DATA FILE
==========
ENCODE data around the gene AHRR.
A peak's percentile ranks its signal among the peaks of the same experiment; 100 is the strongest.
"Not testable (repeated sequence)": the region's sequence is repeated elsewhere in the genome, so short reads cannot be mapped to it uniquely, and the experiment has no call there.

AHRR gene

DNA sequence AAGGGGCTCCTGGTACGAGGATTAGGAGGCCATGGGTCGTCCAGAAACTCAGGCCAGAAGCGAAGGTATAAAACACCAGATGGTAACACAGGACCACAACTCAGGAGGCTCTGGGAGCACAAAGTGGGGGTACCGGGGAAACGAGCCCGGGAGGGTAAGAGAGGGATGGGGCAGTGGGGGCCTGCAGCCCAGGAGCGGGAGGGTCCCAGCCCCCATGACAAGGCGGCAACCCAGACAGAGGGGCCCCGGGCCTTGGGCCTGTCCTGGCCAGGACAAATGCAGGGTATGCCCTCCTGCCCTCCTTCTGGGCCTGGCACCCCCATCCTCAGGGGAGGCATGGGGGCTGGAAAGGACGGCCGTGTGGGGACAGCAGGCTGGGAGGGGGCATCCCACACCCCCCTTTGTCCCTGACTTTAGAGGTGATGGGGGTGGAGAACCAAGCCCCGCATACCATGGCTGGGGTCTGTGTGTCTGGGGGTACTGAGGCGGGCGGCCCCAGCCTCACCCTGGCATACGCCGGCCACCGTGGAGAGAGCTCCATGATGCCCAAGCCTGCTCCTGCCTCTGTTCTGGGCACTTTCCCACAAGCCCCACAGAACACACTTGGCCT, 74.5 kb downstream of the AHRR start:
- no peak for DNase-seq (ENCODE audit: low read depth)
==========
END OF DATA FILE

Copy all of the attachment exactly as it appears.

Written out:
ENCODE data around the gene AHRR.
A peak's percentile ranks its signal among the peaks of the same experiment; 100 is the strongest.
"Not testable (repeated sequence)": the region's sequence is repeated elsewhere in the genome, so short reads cannot be mapped to it uniquely, and the experiment has no call there.

AHRR gene

DNA sequence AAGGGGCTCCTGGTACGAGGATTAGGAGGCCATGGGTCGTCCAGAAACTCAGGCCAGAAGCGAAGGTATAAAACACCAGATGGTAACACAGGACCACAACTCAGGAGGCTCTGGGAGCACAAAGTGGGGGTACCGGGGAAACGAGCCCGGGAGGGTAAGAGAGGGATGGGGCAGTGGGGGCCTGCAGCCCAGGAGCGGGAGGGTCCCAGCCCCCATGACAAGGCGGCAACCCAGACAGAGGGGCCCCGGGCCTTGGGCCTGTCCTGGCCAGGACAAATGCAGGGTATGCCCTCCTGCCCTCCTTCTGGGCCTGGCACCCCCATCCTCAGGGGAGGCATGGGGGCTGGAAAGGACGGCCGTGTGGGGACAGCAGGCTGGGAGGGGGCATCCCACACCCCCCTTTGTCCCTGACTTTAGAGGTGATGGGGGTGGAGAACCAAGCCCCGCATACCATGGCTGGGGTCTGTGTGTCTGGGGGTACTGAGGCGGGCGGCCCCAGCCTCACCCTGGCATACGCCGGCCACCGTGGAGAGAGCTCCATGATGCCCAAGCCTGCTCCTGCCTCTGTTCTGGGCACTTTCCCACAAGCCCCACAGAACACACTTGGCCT, 74.5 kb downstream of the AHRR start:
- no peak for DNase-seq (ENCODE audit: low read depth)